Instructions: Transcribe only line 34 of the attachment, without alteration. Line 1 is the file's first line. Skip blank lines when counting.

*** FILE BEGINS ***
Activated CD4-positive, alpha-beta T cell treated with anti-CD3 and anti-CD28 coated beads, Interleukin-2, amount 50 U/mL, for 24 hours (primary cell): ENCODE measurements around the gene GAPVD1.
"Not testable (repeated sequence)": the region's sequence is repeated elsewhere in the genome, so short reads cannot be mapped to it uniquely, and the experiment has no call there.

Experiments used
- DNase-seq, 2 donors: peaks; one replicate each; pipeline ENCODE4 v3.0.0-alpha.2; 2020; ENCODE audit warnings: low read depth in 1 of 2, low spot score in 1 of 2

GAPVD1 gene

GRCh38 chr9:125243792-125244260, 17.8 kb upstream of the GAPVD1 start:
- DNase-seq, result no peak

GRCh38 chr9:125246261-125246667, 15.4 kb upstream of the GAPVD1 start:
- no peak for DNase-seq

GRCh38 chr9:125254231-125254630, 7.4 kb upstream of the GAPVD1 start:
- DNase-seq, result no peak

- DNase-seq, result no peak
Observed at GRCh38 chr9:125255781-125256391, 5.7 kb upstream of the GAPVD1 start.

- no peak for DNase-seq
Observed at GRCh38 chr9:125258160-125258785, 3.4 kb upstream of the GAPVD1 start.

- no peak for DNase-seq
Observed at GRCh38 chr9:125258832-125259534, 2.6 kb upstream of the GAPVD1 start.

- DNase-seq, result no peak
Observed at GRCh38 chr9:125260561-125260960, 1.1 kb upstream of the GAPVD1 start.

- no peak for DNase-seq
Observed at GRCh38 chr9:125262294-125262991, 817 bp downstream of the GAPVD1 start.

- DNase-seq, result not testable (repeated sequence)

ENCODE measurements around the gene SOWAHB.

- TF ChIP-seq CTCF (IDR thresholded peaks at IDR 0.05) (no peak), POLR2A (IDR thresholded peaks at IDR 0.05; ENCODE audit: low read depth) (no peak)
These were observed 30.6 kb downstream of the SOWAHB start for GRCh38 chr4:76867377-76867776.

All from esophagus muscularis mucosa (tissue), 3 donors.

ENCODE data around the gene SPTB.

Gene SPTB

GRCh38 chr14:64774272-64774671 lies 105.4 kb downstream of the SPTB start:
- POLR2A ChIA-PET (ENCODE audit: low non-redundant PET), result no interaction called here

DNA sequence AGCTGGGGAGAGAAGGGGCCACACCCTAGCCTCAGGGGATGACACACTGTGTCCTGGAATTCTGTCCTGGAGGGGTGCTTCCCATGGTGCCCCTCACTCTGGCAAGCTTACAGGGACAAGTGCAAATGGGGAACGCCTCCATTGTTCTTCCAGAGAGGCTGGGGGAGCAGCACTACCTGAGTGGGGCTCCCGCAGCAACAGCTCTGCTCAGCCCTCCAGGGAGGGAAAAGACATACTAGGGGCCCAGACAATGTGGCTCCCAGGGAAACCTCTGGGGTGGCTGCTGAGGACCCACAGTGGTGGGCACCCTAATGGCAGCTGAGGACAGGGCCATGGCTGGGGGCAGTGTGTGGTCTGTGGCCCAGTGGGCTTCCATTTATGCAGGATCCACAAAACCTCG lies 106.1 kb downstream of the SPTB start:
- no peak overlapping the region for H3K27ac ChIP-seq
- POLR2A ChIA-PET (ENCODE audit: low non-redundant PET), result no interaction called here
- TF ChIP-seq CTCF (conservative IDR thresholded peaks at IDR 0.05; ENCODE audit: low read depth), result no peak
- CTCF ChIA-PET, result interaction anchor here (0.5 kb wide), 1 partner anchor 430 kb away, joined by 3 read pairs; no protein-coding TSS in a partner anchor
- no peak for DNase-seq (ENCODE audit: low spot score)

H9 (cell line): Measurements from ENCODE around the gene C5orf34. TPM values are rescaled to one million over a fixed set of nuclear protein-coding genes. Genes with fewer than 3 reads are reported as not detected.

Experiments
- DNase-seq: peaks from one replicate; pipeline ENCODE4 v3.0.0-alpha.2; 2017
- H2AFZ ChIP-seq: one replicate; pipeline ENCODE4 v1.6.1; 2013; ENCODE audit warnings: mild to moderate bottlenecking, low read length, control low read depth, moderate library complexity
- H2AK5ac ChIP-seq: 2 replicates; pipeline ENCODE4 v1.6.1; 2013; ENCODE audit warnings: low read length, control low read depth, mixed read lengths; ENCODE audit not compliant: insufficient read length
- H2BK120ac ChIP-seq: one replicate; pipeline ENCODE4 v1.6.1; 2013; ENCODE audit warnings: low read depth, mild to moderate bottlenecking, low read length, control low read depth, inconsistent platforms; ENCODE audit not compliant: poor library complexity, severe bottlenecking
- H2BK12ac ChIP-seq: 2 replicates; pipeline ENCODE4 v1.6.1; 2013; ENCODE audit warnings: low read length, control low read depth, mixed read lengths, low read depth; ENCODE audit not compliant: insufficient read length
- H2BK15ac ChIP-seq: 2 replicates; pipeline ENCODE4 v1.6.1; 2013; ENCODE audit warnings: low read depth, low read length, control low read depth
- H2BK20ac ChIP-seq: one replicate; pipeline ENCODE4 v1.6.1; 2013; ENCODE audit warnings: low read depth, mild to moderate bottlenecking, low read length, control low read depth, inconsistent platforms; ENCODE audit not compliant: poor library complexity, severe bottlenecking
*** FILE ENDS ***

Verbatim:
- TF ChIP-seq CTCF (conservative IDR thresholded peaks at IDR 0.05; ENCODE audit: low read depth), result no peak